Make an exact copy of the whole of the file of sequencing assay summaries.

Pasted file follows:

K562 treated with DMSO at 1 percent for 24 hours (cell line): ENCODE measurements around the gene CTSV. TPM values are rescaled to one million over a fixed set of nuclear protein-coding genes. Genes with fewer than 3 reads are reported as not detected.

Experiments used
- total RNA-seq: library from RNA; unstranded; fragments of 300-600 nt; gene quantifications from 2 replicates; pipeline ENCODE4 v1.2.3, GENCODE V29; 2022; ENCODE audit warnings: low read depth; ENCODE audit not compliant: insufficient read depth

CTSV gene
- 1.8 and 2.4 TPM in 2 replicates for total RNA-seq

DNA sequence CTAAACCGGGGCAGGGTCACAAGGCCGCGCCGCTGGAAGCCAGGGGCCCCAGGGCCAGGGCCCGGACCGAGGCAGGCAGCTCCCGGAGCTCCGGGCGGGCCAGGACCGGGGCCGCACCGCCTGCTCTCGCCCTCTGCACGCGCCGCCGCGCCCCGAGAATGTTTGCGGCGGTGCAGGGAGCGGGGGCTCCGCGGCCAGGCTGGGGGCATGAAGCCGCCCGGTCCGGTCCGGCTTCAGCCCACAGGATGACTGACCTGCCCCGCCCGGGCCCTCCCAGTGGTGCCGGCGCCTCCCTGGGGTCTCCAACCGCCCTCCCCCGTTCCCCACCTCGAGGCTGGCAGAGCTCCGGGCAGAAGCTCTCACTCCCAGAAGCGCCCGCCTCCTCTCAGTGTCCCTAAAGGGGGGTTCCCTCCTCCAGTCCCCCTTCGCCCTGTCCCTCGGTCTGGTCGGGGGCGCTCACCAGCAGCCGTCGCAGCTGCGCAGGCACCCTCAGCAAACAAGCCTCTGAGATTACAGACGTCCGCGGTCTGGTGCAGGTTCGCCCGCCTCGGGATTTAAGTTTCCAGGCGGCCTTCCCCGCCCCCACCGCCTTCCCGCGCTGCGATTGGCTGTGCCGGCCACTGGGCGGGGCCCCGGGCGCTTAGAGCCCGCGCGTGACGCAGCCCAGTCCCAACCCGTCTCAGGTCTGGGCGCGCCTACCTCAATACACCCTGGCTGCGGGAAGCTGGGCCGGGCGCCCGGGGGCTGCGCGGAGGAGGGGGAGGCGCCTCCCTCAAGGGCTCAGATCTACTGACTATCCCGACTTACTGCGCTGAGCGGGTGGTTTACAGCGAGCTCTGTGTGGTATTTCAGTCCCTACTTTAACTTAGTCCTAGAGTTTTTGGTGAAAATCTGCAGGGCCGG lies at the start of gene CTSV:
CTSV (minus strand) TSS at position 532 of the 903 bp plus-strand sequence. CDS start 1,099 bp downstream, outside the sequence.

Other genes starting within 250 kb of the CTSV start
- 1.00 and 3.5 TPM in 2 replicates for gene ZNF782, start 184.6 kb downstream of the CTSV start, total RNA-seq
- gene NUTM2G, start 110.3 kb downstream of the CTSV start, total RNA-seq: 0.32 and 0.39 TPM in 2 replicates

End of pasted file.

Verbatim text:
K562 treated with DMSO at 1 percent for 24 hours (cell line): ENCODE measurements around the gene CTSV. TPM values are rescaled to one million over a fixed set of nuclear protein-coding genes. Genes with fewer than 3 reads are reported as not detected.

Experiments used
- total RNA-seq: library from RNA; unstranded; fragments of 300-600 nt; gene quantifications from 2 replicates; pipeline ENCODE4 v1.2.3, GENCODE V29; 2022; ENCODE audit warnings: low read depth; ENCODE audit not compliant: insufficient read depth

CTSV gene
- 1.8 and 2.4 TPM in 2 replicates for total RNA-seq

DNA sequence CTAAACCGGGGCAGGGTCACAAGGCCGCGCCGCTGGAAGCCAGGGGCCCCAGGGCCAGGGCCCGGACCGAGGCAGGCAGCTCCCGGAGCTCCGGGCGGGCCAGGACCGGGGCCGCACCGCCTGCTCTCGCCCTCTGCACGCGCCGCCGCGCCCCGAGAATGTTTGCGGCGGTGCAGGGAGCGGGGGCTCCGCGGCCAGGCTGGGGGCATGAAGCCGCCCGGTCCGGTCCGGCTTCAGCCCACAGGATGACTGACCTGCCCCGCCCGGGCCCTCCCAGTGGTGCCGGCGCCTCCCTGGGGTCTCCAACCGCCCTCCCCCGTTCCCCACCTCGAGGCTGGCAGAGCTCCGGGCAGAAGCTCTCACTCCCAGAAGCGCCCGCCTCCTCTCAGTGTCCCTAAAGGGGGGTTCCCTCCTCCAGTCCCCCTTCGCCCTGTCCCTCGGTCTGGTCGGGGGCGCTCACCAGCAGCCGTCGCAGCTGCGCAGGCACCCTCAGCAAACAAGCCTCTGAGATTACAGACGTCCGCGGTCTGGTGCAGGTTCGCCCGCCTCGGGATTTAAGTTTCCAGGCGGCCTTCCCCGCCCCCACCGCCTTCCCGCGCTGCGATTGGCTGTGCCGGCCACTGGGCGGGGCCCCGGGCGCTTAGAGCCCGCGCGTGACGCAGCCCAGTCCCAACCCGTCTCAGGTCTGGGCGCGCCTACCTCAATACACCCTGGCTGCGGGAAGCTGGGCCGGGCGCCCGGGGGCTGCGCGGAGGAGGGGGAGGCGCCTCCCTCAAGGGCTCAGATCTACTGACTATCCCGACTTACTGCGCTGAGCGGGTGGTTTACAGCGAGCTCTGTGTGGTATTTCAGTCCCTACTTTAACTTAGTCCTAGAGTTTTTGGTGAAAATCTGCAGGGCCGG lies at the start of gene CTSV:
CTSV (minus strand) TSS at position 532 of the 903 bp plus-strand sequence. CDS start 1,099 bp downstream, outside the sequence.

Other genes starting within 250 kb of the CTSV start
- 1.00 and 3.5 TPM in 2 replicates for gene ZNF782, start 184.6 kb downstream of the CTSV start, total RNA-seq
- gene NUTM2G, start 110.3 kb downstream of the CTSV start, total RNA-seq: 0.32 and 0.39 TPM in 2 replicates